Military Identities: The Regimental System, the British Army, and the British People C. 1870-2000

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Overview

The regimental system has been the foundation of the British army for three hundred years. This iconoclastic study shows how it was refashioned in the late nineteenth century, and how it was subsequently and repeatedly reinvented to suit the changing roles that were forced upon the army.

Based upon a combination of official papers, private papers and personal reminiscences, and upon research in the National Archives, regimental museums and collections, and other depositories, this book challenges the assumptions of both the exponents and detractors of the system. The author, David French, shows that there was not one, but several, regimental systems and he demonstrates that localized recruiting was usually a failure. Many regiments were never able to draw more than a small proportion of their recruits from their own districts. He shows that regimental loyalties were not a primordial force; regimental authorities had to create them and in the late nineteenth century they manufactured new traditions with gusto, whilst in both world wars regimental postings quickly broke down and regiments had to take recruits from wherever they could find them. French also argues that the notion that the British army was bad at fighting big battles because the regimental system created a parochial military culture is facile.

This is the first book to strip away the myths that have been deliberately manufactured to justify or to condemn the regimental system and to uncover the reality beneath them. It thus illuminates our understanding of the past while simultaneously throwing glaring new light on the still continuing debate over the place of the regimental system in the modern army today.

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Editorial Reviews

From the Publisher
"An excellent book... Military Identities doubtless will be essential reading for scholars of the modern British army for decades to come."—S.P. MacKenzie, Twentieth-Century British History

"Indispensable for military historians."—Geoffrey Best, London Review of Books

"This book is important for today as an accurate and wide ranging archive and a pointer towards more radical reforms still required."—Michael Tillotson, The Times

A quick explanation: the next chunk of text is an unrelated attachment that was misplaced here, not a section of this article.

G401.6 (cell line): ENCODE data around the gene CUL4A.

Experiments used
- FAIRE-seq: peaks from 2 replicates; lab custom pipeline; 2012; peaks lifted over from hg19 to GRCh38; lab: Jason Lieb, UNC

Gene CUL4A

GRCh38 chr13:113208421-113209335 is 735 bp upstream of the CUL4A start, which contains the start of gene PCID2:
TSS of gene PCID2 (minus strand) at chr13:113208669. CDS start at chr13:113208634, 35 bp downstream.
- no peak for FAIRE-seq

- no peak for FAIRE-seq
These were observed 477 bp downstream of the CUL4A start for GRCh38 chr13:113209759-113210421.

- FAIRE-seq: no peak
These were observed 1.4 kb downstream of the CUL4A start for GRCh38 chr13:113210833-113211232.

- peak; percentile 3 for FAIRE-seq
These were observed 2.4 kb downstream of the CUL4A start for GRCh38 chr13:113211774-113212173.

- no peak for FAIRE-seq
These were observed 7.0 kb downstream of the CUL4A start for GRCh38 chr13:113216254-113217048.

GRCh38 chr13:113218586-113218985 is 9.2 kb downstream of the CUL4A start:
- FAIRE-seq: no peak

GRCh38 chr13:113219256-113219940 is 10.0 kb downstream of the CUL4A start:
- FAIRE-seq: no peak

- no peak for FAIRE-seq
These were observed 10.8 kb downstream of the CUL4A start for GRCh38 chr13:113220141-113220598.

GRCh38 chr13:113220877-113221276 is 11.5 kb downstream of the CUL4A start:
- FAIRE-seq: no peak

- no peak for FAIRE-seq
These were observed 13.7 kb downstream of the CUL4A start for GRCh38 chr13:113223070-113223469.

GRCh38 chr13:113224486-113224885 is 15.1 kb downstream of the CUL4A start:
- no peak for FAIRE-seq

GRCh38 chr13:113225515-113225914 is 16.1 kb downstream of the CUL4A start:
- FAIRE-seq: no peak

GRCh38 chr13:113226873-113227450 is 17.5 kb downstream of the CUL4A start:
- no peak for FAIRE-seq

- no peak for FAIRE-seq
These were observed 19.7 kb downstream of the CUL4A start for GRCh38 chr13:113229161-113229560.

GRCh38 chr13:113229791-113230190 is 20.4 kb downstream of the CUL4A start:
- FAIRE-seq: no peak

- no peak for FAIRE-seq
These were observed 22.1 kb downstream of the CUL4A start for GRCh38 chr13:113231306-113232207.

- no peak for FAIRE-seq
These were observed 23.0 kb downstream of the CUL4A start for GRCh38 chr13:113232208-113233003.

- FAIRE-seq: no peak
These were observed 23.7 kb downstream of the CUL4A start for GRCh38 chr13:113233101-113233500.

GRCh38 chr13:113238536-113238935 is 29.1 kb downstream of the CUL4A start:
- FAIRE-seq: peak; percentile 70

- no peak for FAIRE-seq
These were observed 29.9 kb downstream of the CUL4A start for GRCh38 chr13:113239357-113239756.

"An exemplary study of the British Army in the Second World War...his book is meticulously scholarly."—Max Hastings, The Sunday Telegraph

"An excellent new study.... Professor French brings cool analysis to a subject that too often generates heat rather than light. He marshals a formidable array of evidence to argue his case."—BBC History Magazine

"An excellent history.... Like all the best histories, this book has much to tell us about how to do our business today. This is a splendid survey of British armies. David French has made a heroic attempt to cover the ground; he succeeds...because it is well-written and the subject is fascinating."—John Wilson, British Army Review

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Product Details

  • ISBN-13: 9780199541058
  • Publisher: Oxford University Press
  • Publication date: 8/15/2008
  • Edition description: New Edition
  • Pages: 416
  • Product dimensions: 6.10 (w) x 9.10 (h) x 1.00 (d)

Meet the Author

David Frech is Professor of History at University College London

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Table of Contents

Introduction
1. The Cardwell-Childers Reforms and the Re-creation of the Regimental System
2. Recruiting for the Regiments
3. Basic Training
4. The Construction of the Idea of 'the Regiment'
5. Barrack Life
6. The Leadership of the Regimental system: Officers and NCOs
7. Deviancy and Discipline in the Regimental System
8. The Auxiliary Regiments
9. Civilians and their Regiments
10. The Regimental System and the Battlefield
11. The Creation of the Post-Modern Regimental System, c.1945-1970
Conclusion
Bibliography
Index

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